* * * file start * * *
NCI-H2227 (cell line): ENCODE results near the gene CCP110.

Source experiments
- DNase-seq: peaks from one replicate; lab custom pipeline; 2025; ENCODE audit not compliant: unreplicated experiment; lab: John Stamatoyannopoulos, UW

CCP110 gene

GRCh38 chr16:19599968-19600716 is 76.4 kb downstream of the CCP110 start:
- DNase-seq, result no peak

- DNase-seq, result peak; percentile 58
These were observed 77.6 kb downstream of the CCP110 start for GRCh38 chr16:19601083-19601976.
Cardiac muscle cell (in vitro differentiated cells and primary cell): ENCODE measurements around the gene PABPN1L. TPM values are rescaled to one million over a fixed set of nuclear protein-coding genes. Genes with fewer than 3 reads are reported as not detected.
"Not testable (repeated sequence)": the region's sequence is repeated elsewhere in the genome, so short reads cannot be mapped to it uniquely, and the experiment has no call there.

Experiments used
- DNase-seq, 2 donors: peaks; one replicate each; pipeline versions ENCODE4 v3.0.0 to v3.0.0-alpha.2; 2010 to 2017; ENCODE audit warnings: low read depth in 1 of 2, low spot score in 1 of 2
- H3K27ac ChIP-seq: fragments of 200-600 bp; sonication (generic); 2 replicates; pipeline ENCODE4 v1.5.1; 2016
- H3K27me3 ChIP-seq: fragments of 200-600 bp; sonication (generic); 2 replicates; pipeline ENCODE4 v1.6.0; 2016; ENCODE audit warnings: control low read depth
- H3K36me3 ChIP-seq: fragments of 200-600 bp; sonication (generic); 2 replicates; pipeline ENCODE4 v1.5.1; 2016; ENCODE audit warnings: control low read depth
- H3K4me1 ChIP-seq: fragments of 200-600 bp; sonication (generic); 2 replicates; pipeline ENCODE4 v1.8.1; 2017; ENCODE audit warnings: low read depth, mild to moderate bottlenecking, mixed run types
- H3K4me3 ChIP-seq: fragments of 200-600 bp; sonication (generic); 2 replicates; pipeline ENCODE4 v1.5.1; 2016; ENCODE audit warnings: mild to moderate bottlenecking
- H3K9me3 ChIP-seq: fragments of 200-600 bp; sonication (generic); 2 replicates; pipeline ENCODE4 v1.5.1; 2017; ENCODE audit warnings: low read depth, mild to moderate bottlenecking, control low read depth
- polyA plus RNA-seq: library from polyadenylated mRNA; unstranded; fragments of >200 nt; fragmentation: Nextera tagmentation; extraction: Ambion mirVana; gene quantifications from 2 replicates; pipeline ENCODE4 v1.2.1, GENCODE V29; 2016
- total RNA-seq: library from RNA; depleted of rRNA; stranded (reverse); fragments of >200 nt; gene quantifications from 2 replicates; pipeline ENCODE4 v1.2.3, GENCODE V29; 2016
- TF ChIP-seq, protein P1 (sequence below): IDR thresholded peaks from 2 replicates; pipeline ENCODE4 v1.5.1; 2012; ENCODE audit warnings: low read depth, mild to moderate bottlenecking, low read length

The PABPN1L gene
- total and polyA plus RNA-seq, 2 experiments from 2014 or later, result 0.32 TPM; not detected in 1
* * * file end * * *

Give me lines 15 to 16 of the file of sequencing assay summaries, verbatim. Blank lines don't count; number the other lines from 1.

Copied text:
- H3K36me3 ChIP-seq: fragments of 200-600 bp; sonication (generic); 2 replicates; pipeline ENCODE4 v1.5.1; 2016; ENCODE audit warnings: control low read depth
- H3K4me1 ChIP-seq: fragments of 200-600 bp; sonication (generic); 2 replicates; pipeline ENCODE4 v1.8.1; 2017; ENCODE audit warnings: low read depth, mild to moderate bottlenecking, mixed run types